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Help Guide

How to Read a Finding Aid

Finding aids are tools that facilitate the discovery of information within a collection of records. This page breaks down the essential parts of a finding aid. This will help you interpret the information presented in a finding aid. The sections of a finding aid explained here are broken down into six parts: Summary Information; History; Scope and Content Notes; Restrictions; Subject Terms; Citation; and Collection Inventory.

Summary Information

This part of finding aid states the collection title, collection number, and dates of the material. The publisher tells you the name of the library or archive in which the collection can be found. The physical description will tell you the size or extent of the collection. The Abstract gives a brief description of what you can expect to find in the collection. 

 

Biography or Organizational History

The biography or organizational history section of the finding aid will have a biography on either the person or family (if it a collection of personal papers) or history of the organization. This section will help you to understand the context in which these records were created and provide important background information.

Scope and Content Notes

The scope and content notes in a finding aid will describe what will be found in the collection. It will tell you the type of material (example- annual reports, correspondence, blueprints, etc.). It may also tell you what not to expect to find in a collection.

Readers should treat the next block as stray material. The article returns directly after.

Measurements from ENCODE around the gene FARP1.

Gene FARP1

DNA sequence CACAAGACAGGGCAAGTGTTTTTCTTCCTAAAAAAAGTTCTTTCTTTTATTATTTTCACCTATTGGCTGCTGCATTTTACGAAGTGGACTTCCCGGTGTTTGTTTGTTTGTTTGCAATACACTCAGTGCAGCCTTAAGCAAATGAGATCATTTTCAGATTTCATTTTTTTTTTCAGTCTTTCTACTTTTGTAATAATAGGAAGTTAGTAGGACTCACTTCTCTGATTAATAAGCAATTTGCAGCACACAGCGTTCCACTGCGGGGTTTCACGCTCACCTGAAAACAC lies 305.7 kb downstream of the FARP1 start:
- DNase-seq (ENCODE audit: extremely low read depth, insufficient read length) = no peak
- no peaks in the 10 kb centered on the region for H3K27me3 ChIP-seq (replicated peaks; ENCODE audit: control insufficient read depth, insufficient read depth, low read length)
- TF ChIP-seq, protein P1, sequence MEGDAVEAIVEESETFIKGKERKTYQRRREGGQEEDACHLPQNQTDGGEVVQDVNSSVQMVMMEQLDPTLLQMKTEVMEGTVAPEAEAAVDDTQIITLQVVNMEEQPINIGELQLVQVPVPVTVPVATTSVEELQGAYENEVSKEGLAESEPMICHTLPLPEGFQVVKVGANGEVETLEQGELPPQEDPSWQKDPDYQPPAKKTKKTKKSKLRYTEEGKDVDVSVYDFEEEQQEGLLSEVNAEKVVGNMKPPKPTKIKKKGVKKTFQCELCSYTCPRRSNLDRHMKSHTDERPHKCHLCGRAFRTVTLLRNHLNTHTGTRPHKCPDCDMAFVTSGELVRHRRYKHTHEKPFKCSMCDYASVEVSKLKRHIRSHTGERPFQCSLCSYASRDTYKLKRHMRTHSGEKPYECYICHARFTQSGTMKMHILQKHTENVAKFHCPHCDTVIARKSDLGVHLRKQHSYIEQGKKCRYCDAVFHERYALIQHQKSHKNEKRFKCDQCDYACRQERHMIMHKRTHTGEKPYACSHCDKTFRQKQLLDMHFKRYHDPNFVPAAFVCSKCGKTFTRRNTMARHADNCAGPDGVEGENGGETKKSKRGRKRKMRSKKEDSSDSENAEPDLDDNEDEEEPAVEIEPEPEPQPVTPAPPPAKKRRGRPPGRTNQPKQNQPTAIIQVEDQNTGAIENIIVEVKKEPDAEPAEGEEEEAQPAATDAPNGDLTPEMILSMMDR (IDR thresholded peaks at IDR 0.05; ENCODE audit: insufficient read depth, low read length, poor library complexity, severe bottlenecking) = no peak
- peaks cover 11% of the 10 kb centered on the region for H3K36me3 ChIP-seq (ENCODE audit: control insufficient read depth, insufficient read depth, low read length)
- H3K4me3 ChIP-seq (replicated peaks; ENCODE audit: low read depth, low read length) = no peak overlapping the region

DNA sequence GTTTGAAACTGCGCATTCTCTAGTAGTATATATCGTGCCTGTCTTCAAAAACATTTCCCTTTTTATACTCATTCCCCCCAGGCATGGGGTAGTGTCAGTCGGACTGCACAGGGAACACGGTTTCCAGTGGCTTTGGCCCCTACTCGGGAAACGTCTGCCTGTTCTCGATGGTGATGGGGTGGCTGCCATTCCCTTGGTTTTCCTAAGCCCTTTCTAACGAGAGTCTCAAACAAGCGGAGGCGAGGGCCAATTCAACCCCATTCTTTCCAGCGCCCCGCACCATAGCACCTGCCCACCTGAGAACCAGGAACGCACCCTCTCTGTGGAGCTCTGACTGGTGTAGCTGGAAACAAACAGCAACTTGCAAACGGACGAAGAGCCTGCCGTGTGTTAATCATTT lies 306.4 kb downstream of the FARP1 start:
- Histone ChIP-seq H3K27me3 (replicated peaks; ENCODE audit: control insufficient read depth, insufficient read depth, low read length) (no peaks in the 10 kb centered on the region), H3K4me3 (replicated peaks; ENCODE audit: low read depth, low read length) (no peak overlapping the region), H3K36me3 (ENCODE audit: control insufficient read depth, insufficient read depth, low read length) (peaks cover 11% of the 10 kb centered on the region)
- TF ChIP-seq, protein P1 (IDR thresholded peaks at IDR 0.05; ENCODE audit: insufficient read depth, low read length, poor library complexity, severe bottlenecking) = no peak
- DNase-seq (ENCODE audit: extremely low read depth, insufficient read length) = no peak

Restrictions on Access and Use

Some collections have special instructions for how a collection may be used. Sometimes this is because material is stored at off-site facilities and boxes must be requested in advance, and other times the material may contain sensitive or confidential material. These kinds of notes appear in restrictions on access or restrictions on use notes.

Controlled Access

Subject terms are words used to describe the collection. You may find it useful to use subject terms when searching for additional collections relevant to your topic.

Citation- Citing the Collection

Most finding aids will also have a preferred citation that is the basic information needed for a citation. 

Collection Inventory

Archives collections are not usually described item by item, but rather at the series, box, and folder level. This information will help you identify folders within collections that you may wish to review. At most libraries and archives, you will request material by providing the collection name and box numbers.